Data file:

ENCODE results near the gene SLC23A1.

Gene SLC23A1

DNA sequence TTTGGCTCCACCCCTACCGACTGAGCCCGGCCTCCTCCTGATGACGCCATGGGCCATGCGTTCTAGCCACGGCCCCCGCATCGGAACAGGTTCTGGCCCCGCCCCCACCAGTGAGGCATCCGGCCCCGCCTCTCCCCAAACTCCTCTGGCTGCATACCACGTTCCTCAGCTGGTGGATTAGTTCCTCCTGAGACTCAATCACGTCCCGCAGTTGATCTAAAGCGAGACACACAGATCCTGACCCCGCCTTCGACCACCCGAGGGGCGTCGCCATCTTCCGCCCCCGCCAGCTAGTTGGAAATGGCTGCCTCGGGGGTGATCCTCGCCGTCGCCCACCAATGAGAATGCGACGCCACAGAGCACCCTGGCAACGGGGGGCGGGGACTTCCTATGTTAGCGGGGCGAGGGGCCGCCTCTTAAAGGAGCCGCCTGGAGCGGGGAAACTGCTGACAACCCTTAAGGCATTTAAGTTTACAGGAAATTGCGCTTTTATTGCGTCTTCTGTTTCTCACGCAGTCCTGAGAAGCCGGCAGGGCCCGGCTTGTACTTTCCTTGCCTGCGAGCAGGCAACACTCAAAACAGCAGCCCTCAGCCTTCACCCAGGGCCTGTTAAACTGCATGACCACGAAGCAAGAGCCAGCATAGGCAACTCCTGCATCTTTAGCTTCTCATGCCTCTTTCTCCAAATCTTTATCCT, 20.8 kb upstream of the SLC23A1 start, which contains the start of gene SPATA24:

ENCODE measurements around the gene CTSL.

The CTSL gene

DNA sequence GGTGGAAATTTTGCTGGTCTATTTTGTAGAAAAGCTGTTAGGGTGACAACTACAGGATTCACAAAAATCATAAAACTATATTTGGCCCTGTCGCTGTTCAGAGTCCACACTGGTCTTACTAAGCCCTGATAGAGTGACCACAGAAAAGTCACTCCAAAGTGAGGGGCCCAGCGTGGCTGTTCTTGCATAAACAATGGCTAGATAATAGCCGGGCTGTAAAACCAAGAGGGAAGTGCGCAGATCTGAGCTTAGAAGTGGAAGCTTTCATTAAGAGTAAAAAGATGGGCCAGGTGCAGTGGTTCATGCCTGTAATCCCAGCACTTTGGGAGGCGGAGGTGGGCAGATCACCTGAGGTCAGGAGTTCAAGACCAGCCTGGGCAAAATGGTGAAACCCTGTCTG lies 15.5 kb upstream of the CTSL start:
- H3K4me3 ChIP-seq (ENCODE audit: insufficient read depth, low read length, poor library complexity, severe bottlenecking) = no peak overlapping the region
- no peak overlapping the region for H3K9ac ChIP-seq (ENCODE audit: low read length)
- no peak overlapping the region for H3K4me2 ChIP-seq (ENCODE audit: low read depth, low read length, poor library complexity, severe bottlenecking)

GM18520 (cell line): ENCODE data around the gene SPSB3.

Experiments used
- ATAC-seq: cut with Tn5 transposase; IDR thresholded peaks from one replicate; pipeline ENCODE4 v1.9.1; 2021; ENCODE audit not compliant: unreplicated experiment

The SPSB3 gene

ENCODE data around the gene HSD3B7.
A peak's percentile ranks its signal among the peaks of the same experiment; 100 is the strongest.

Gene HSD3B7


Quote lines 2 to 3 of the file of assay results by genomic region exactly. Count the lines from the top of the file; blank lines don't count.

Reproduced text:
Gene SLC23A1

DNA sequence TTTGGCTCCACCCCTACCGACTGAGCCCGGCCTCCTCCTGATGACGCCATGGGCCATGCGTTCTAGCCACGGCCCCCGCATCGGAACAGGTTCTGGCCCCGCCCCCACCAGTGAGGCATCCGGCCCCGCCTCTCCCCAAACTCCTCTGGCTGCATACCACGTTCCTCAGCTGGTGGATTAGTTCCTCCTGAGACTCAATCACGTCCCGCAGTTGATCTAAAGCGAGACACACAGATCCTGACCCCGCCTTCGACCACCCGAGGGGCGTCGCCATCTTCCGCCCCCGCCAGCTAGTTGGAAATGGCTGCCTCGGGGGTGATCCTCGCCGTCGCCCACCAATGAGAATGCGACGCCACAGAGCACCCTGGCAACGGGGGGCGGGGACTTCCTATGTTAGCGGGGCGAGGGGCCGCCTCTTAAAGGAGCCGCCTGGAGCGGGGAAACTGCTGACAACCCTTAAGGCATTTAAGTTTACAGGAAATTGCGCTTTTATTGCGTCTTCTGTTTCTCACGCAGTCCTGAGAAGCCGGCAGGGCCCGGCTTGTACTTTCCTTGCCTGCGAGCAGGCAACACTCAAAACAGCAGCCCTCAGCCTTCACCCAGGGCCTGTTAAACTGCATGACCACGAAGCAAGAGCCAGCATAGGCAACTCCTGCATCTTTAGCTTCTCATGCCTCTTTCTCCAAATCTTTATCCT, 20.8 kb upstream of the SLC23A1 start, which contains the start of gene SPATA24: